Thomas Fletcher (fletch31526) wrote,
Thomas Fletcher
fletch31526

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Truck 1 is on scene. We'll be laying a line.

Still in my funk, I hit the rack sometime after midnight and was asleep about 1 a.m. Tuesday morning. Compared with the last month, my bedtime almost seemed early. As it turns out, I needed every bit of rest I could get.

About 10 minutes before six, we got an early wake-up call -- report of a house fire. The initial dispatch told us that neighbors were reporting that the house next door was on fire. When the neighbors call it in, it's usually a good sign that we're going to work.

What made this one different from the rest was that it was my first legitimate house fire riding the captain's seat. Because of sick time, training time, vacation time and the odd shifts we work, I probably spend a month or so out of every year as acting captain. We've nicknamed Lakeland "Pleasantville," because it's nice & quiet. This usually means that when I'm riding the captain's seat, we'll catch a small fire... handle a few fire alarms... and mostly do routine medical emergencies. The closest I've come to good fire action while in the seat was a chimney fire almost a year ago. I was due.

Here's another thing about Lakeland... Nearly all of the housing stock is "new." I can't name a house more than 35 years old. This means that the houses seem to be built better and safer. Long gone are the days of shanty fires that I fought back home. Also gone are old, woodframe homes with highly dangerous electrical wiring. So, most of our house fires are contained to the room of origin. Not yesterday.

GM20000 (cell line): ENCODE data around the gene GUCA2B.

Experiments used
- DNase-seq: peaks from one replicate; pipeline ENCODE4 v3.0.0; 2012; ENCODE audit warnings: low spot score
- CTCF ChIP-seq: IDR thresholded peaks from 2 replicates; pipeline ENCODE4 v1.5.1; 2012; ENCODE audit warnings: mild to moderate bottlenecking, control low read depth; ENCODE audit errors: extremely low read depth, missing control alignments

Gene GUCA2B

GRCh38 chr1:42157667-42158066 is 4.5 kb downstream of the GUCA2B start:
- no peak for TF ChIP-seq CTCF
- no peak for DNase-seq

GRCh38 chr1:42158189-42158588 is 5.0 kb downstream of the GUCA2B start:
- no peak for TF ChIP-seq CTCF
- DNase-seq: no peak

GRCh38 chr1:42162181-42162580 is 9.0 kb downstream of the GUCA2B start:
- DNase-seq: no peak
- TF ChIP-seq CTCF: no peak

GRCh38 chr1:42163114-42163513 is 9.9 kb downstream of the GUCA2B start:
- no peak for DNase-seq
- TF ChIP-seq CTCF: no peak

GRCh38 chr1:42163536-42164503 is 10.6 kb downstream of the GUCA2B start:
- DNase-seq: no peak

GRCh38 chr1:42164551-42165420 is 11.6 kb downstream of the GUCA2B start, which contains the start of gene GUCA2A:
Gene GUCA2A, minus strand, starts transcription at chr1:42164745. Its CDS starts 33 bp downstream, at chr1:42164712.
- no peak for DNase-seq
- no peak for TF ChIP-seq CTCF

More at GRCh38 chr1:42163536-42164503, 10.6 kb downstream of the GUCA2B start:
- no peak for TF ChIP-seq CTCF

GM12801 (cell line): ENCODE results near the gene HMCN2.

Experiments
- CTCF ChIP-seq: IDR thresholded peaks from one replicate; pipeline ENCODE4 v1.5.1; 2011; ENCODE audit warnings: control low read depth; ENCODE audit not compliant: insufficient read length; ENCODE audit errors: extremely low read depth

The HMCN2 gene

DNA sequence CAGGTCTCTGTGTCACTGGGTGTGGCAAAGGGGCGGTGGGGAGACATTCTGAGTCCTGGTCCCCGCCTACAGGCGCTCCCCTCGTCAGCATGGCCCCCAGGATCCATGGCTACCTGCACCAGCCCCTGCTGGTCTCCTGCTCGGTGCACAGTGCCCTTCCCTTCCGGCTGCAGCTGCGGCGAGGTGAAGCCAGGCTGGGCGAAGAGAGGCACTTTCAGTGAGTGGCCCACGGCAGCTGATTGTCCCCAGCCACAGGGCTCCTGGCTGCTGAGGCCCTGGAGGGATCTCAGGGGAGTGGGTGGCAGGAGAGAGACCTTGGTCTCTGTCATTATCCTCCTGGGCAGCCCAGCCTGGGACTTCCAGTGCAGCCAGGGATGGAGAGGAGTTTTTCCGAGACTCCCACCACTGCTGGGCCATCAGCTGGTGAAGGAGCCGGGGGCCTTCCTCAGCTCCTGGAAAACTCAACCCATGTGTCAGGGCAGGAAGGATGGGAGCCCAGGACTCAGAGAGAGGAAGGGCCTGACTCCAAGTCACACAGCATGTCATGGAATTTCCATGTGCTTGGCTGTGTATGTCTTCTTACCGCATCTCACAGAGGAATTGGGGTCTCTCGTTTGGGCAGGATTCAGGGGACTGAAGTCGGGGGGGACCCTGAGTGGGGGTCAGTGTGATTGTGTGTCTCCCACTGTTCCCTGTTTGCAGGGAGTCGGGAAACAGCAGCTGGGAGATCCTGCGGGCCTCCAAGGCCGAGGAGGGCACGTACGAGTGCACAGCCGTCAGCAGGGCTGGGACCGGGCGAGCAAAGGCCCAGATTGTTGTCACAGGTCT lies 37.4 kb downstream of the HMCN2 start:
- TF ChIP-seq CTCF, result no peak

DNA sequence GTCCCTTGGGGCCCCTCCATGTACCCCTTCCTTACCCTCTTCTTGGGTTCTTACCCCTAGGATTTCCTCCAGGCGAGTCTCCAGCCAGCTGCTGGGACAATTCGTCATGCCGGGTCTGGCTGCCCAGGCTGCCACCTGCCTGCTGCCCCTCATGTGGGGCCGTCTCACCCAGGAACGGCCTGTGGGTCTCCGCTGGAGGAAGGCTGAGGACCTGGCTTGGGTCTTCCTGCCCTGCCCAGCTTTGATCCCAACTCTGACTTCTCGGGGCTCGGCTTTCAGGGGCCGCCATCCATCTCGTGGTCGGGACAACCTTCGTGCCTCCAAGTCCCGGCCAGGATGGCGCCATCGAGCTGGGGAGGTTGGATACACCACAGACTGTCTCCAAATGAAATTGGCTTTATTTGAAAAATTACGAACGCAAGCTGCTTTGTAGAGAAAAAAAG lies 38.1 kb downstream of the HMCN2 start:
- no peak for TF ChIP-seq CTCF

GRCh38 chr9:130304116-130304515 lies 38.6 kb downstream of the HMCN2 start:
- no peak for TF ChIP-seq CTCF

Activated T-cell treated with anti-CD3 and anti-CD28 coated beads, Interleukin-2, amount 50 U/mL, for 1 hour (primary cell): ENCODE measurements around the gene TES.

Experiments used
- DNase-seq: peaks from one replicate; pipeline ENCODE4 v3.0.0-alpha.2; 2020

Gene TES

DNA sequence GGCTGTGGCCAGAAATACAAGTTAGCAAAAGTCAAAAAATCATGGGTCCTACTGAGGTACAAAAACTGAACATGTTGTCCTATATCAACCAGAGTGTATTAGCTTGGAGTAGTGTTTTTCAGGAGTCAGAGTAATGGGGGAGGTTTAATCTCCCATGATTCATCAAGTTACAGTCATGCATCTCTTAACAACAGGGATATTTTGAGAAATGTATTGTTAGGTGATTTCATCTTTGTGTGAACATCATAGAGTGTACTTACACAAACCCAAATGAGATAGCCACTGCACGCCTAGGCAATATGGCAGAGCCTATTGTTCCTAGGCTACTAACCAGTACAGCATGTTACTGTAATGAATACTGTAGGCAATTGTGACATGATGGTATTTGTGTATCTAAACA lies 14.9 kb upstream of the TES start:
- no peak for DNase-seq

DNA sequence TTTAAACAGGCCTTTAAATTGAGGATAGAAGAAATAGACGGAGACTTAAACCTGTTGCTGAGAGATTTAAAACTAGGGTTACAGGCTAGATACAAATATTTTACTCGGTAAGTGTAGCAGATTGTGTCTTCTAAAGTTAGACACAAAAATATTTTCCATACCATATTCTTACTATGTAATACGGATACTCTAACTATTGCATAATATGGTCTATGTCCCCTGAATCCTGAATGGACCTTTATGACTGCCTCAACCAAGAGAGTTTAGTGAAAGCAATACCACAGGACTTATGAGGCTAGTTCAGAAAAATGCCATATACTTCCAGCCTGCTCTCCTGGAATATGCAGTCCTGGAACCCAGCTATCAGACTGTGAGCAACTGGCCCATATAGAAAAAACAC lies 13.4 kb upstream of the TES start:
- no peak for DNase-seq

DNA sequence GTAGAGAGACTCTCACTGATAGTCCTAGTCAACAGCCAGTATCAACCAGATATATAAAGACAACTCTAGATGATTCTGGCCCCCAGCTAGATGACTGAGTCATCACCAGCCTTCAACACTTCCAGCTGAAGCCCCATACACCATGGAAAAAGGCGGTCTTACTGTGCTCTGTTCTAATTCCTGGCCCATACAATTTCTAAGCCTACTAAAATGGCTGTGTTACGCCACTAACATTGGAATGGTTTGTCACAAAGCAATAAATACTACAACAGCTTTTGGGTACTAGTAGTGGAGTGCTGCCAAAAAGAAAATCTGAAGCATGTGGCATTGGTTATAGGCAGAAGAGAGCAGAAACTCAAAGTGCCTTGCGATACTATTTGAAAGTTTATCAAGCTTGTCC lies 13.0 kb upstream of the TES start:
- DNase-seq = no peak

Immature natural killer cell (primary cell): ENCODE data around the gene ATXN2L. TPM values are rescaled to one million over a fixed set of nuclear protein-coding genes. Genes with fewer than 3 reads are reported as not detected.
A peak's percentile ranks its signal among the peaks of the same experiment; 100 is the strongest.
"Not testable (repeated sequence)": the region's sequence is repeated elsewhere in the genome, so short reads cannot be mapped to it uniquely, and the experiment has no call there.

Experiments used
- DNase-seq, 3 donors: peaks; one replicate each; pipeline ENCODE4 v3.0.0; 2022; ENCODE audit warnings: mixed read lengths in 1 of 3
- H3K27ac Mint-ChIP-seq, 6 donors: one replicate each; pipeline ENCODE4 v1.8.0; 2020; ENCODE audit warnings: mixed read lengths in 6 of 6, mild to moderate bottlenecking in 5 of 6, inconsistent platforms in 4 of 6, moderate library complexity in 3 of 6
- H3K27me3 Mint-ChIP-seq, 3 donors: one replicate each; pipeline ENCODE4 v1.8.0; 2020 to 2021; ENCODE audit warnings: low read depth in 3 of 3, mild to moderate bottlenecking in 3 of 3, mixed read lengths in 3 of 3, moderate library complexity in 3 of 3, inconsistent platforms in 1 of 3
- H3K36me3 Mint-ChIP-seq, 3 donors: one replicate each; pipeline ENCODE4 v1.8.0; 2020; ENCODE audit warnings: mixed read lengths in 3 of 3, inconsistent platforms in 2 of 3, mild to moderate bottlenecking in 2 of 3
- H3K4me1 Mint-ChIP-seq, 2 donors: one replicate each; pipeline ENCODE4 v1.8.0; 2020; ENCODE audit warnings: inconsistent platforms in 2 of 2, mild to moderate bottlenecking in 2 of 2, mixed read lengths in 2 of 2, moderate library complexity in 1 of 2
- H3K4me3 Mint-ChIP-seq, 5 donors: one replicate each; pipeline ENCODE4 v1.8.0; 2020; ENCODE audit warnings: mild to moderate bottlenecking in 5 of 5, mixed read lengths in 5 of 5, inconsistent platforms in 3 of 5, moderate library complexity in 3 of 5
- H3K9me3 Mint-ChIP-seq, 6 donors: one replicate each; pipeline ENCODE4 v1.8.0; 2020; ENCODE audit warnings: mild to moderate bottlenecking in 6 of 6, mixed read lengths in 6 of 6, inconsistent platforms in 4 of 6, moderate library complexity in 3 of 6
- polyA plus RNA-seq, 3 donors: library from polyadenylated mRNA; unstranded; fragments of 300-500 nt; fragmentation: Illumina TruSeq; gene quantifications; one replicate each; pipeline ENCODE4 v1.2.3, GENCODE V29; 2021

Before we even made the scene, we could see the house -- the whole house -- on fire in the distance. To be honest, these are the most dramatic looking fires on TV... but they are the easiest to fight. You don't have to worry about rescue. You don't have to worry making an interior attack. And because of such, I think I was the most laid back I've ever been going to a fire.

Of course, no fire can happen without a bit of drama. When we arrived on scene I had no fewer than three folks tell me that there were people inside. There was fire showing from the windows, from the doors and through the roof. Anyone inside was lost and not for a second did I worry about it. Crazy to say that, I guess... But it shows what training does for you.

Our first priority was to protect the nieghboring houses -- one of which was already beginning to cook. With God, the neighbors and everyone else watching, I stretched a hoseline from the truck to begin cooling off one of the fires. And BLOOP! I tripped on something (my own feet, maybe?) and busted my ass in the middle of the yard. I'm proud that I hopped back up and kept going, but my pride was a little brusied. We then put up the big ladder pipe to finish off the house. In the end, no one was home.

I'm glad that I got that one out of the way. And if we were going to have a fire yesterday, I'm glad that it was with me as captain than in my normal engineer's position. Doing the job is often the only one you really learn it. I certainly learned a few things along the way yesterday and I certainly want to learn more. It feels good to do something new -- even when it comes in the form of something you've done many times before.
Tags: fire
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